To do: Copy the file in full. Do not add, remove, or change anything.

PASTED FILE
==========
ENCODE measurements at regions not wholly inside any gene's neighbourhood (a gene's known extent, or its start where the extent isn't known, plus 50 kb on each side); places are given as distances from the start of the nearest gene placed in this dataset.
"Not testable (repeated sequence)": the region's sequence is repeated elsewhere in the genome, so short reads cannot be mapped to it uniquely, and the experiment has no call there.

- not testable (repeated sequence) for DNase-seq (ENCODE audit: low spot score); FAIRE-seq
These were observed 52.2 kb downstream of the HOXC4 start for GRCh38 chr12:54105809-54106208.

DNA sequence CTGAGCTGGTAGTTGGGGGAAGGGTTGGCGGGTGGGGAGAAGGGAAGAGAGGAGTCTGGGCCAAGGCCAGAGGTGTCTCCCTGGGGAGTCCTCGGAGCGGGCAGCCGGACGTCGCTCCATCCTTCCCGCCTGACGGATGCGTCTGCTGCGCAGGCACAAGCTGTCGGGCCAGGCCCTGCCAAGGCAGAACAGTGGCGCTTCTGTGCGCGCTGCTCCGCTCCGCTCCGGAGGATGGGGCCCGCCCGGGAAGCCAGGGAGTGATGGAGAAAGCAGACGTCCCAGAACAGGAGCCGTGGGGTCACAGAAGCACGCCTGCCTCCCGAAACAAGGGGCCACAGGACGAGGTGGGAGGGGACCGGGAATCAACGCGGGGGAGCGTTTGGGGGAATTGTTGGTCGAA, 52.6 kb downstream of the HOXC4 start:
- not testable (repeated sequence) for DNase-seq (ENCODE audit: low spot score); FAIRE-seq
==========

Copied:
ENCODE measurements at regions not wholly inside any gene's neighbourhood (a gene's known extent, or its start where the extent isn't known, plus 50 kb on each side); places are given as distances from the start of the nearest gene placed in this dataset.
"Not testable (repeated sequence)": the region's sequence is repeated elsewhere in the genome, so short reads cannot be mapped to it uniquely, and the experiment has no call there.

- not testable (repeated sequence) for DNase-seq (ENCODE audit: low spot score); FAIRE-seq
These were observed 52.2 kb downstream of the HOXC4 start for GRCh38 chr12:54105809-54106208.

DNA sequence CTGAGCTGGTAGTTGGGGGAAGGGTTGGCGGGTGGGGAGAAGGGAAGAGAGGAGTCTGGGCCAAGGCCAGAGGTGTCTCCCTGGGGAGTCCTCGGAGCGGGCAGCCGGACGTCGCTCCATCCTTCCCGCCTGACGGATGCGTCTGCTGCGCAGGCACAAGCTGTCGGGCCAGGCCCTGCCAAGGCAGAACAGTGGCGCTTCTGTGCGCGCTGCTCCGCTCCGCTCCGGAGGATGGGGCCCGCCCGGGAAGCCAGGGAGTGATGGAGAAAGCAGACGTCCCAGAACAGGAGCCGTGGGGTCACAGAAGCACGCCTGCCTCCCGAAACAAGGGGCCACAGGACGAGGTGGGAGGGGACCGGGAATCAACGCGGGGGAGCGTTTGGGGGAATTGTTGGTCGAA, 52.6 kb downstream of the HOXC4 start:
- not testable (repeated sequence) for DNase-seq (ENCODE audit: low spot score); FAIRE-seq